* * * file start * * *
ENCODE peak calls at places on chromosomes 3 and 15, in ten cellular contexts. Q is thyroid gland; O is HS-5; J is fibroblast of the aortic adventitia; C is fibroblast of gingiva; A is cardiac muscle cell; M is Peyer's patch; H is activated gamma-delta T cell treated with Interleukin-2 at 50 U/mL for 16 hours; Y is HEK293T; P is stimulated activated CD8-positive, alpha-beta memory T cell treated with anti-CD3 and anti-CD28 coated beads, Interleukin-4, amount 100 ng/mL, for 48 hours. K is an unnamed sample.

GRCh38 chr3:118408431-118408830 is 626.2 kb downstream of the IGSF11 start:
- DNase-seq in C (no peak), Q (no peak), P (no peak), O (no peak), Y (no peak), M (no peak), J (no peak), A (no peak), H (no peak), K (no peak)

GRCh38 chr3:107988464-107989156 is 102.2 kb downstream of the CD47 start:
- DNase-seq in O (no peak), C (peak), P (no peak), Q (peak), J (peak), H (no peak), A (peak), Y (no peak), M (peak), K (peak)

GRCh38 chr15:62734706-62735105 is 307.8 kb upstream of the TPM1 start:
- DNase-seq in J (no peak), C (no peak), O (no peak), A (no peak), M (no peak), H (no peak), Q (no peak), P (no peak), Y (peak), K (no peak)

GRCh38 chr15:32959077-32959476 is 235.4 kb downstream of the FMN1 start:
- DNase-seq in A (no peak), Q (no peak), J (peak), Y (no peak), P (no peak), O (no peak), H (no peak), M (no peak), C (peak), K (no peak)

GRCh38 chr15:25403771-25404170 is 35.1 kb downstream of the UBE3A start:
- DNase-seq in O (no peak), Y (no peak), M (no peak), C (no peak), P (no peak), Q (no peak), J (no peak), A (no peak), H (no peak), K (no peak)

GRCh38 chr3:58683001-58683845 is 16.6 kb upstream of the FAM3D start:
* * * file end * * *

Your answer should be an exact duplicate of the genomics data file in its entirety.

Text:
ENCODE peak calls at places on chromosomes 3 and 15, in ten cellular contexts. Q is thyroid gland; O is HS-5; J is fibroblast of the aortic adventitia; C is fibroblast of gingiva; A is cardiac muscle cell; M is Peyer's patch; H is activated gamma-delta T cell treated with Interleukin-2 at 50 U/mL for 16 hours; Y is HEK293T; P is stimulated activated CD8-positive, alpha-beta memory T cell treated with anti-CD3 and anti-CD28 coated beads, Interleukin-4, amount 100 ng/mL, for 48 hours. K is an unnamed sample.

GRCh38 chr3:118408431-118408830 is 626.2 kb downstream of the IGSF11 start:
- DNase-seq in C (no peak), Q (no peak), P (no peak), O (no peak), Y (no peak), M (no peak), J (no peak), A (no peak), H (no peak), K (no peak)

GRCh38 chr3:107988464-107989156 is 102.2 kb downstream of the CD47 start:
- DNase-seq in O (no peak), C (peak), P (no peak), Q (peak), J (peak), H (no peak), A (peak), Y (no peak), M (peak), K (peak)

GRCh38 chr15:62734706-62735105 is 307.8 kb upstream of the TPM1 start:
- DNase-seq in J (no peak), C (no peak), O (no peak), A (no peak), M (no peak), H (no peak), Q (no peak), P (no peak), Y (peak), K (no peak)

GRCh38 chr15:32959077-32959476 is 235.4 kb downstream of the FMN1 start:
- DNase-seq in A (no peak), Q (no peak), J (peak), Y (no peak), P (no peak), O (no peak), H (no peak), M (no peak), C (peak), K (no peak)

GRCh38 chr15:25403771-25404170 is 35.1 kb downstream of the UBE3A start:
- DNase-seq in O (no peak), Y (no peak), M (no peak), C (no peak), P (no peak), Q (no peak), J (no peak), A (no peak), H (no peak), K (no peak)

GRCh38 chr3:58683001-58683845 is 16.6 kb upstream of the FAM3D start: